Torah Reading for Week of March 11-17, 2018
By Rabbi/Cantor Eva Robbins, ’04 & ’15
The views expressed in this drash are those of the author. We welcome Torah insights and teachings from all viewpoints, and encourage dialogue to strengthen the diversity of our academy.
As we now come to the next book, literally the centerpiece of Torah, Vayikra (Leviticus), which many Jews find most challenging to relate to, it opens with the name itself, the word “Vayikra,” “And He (God) called.” Directed to Moshe, the ‘call,’ once again, is a deja vu moment, reminiscent of his very first communication with HaShem at the burning bush, “And God called out to him from amid the bush.” (Exodus 2:4)
In both of these instances, though the spelling is the same, there is a seemingly slight difference. At the bush the word ends with a normal size aleph but now, at the Tent of Meeting, we have an unusual ending, a half-size aleph. Our ‘larger’ aleph is part of the call that is louder and meant to get Moses’ attention. It is heard coming out of the flames, the unrestrained, blazing fire that burns brightly yet doesn’t consume its vessel, the small, scrawny bush. It calls at a time when pain and suffering are itself ‘calling out;’ the Israelite slaves’ moans and cries are finally reaching the ears of HaShem.
At the Tent of Meeting, a very different container than the bush, our ‘smaller’ aleph calls; this time a quieter, more subtle request, that even the rabbis point out “did not penetrate beyond the wall of the Temple’s courtyard.” The “still small voice,” meant only for Moshe, comes from a structured place with defined furnishings and deep purpose; the meeting place for God and the people in order to draw close to the Holy One through the sacrificial offerings. The sages also teach quoting, “The humble in spirit will retain honor” (Proverbs 29:23), that the small aleph was a sign of Moses’ humility, perhaps knowing that his brother, Aaron, was truly the central figure in this work, of all that needed to now be accomplished, overseeing the sacrificial cult.
Where the first “vayikra” at the bush is to get Moses’ ‘attention,’ this second “vayikra” is about Moses’ giving ‘direction;’ the first vayikra was a call ‘to go,’ assist God to accomplish a task, while the second vayikra is a call ‘to speak’ and direct others in accomplishing their own task. After receiving Torah, with its laws and commandments, this book, Vayikra, concretizes how to accomplish what it is God expects. At the bush Moshe meets the God named “Eheyeh Asher Eheyeh,” a name meaning, “I will be that which I will be,” which begins with the letter aleph. At the Tent of Meeting, Moshe speaks for the God named “YudHayVavHay,’ the name hidden within the letter aleph. How so?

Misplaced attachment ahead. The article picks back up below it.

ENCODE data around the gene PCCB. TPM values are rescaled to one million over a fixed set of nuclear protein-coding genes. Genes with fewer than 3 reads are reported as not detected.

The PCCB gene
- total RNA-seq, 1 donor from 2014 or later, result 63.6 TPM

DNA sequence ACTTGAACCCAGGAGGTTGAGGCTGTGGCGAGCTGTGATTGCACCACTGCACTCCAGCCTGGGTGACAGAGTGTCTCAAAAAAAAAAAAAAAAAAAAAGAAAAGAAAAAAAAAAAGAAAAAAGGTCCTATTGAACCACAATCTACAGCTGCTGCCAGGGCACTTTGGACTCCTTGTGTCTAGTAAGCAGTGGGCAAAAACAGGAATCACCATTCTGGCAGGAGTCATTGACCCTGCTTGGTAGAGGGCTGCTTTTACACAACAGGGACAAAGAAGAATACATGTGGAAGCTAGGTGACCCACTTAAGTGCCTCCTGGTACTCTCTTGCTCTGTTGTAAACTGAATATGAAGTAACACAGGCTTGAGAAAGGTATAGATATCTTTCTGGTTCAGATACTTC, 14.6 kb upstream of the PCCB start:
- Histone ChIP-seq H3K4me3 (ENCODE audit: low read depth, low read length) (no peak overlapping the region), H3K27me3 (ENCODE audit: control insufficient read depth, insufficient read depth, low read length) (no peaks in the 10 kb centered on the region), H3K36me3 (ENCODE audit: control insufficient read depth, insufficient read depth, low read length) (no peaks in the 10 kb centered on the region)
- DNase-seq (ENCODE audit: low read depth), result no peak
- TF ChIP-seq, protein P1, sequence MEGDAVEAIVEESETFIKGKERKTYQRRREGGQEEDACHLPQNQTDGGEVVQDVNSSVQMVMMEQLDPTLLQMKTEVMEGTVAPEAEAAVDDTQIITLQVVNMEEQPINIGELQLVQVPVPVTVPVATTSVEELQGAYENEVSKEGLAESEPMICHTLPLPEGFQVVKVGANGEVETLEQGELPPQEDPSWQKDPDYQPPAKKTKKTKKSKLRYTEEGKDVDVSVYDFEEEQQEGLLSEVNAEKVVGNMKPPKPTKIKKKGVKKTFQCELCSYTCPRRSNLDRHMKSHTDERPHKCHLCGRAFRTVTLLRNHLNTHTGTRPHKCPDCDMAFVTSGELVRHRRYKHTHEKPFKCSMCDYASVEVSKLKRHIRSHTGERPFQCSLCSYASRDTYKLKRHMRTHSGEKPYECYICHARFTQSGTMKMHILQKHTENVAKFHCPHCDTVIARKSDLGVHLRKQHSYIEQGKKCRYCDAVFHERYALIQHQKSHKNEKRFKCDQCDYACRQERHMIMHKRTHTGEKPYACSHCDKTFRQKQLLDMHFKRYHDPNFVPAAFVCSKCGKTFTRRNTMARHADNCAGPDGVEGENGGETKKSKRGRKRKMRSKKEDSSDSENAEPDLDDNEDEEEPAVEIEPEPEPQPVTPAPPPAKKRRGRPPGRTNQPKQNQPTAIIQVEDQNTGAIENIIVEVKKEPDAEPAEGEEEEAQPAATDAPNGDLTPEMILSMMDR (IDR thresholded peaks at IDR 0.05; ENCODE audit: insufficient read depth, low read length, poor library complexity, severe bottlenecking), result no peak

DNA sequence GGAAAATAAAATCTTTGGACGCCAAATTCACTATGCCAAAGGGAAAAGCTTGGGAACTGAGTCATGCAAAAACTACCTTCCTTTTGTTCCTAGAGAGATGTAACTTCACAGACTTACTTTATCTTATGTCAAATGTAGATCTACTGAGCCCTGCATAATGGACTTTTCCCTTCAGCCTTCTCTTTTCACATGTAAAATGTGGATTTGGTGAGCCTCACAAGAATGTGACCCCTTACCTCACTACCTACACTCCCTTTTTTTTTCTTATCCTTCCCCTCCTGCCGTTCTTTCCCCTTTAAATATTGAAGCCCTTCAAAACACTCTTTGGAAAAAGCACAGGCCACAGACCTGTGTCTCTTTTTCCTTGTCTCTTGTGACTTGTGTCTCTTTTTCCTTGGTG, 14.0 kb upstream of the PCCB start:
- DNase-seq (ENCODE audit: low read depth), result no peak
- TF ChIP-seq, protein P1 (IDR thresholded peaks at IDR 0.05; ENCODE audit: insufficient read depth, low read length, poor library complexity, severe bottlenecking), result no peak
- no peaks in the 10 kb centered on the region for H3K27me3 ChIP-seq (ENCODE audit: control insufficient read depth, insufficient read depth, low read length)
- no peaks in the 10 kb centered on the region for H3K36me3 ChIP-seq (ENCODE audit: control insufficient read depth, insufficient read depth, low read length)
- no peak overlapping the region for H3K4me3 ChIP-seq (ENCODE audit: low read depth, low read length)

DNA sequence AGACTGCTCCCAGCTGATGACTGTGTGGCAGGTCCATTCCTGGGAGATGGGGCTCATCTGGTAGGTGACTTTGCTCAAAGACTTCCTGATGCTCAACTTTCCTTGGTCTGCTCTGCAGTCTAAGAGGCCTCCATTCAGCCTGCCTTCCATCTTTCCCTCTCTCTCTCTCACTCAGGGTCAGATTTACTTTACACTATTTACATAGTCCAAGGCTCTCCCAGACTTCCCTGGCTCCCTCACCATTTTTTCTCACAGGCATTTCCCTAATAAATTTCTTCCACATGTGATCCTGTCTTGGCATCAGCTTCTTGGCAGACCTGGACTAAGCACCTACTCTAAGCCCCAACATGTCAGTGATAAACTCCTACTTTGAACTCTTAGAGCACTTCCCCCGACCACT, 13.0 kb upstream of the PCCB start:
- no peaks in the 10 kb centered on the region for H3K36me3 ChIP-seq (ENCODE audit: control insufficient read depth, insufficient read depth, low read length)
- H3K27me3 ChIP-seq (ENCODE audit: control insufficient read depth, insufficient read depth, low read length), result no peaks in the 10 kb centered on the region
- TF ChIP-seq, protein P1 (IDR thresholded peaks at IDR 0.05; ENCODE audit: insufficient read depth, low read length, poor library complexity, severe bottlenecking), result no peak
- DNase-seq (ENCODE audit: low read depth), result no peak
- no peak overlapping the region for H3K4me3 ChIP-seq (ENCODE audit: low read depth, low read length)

If we take a deeper look at this letter something else is being communicated. Aleph, the first letter of the aleph-bet, represents the number one and is silent. And yet when we take it apart we see that it is composed of other letters, two yuds and a vav. Like most Hebrew letters it is made of other Hebrew letters. As a result, it has another numerical value; two yuds, each representing the number ten and one vav, which represents the number six now equals the number twenty-six. This is also the value of the Holy name of God, “Yud-Hay-Vav-Hay.” We not only see the hidden meaning of the letter, but we also see the hidden meaning of the book itself; the offerings and the laws become a doorway to drawing close and connecting to the Holy One.
The secret buried in this letter opens a pathway through the power of its silence to an awareness of the Divine. It is the ‘call’ inward, to the vacated space full of presence, just like the space above the ark between the two cherubim in the Holy of Holies. In the symbolism of this letter we are reminded of the purpose of the Mishkan, and, the message to each of the Israelites; come closer to HaShem.
The opening word, “Vayikra,” with this small letter of hidden meaning, is God’s tiny whisper to Moshe of his ‘calling,’ to direct and support Aaron, his brother the Priest, and the people, towards ritual and morality, the essence of what this book is about. Yes, the ancient rituals are hard for moderns to understand, but it helps to teach that they continue, long after the Mishkan and the Holy Temple are gone, through our prayers and the study of Torah, the ‘call’ to each one of us when we hear the word “Vayikra.”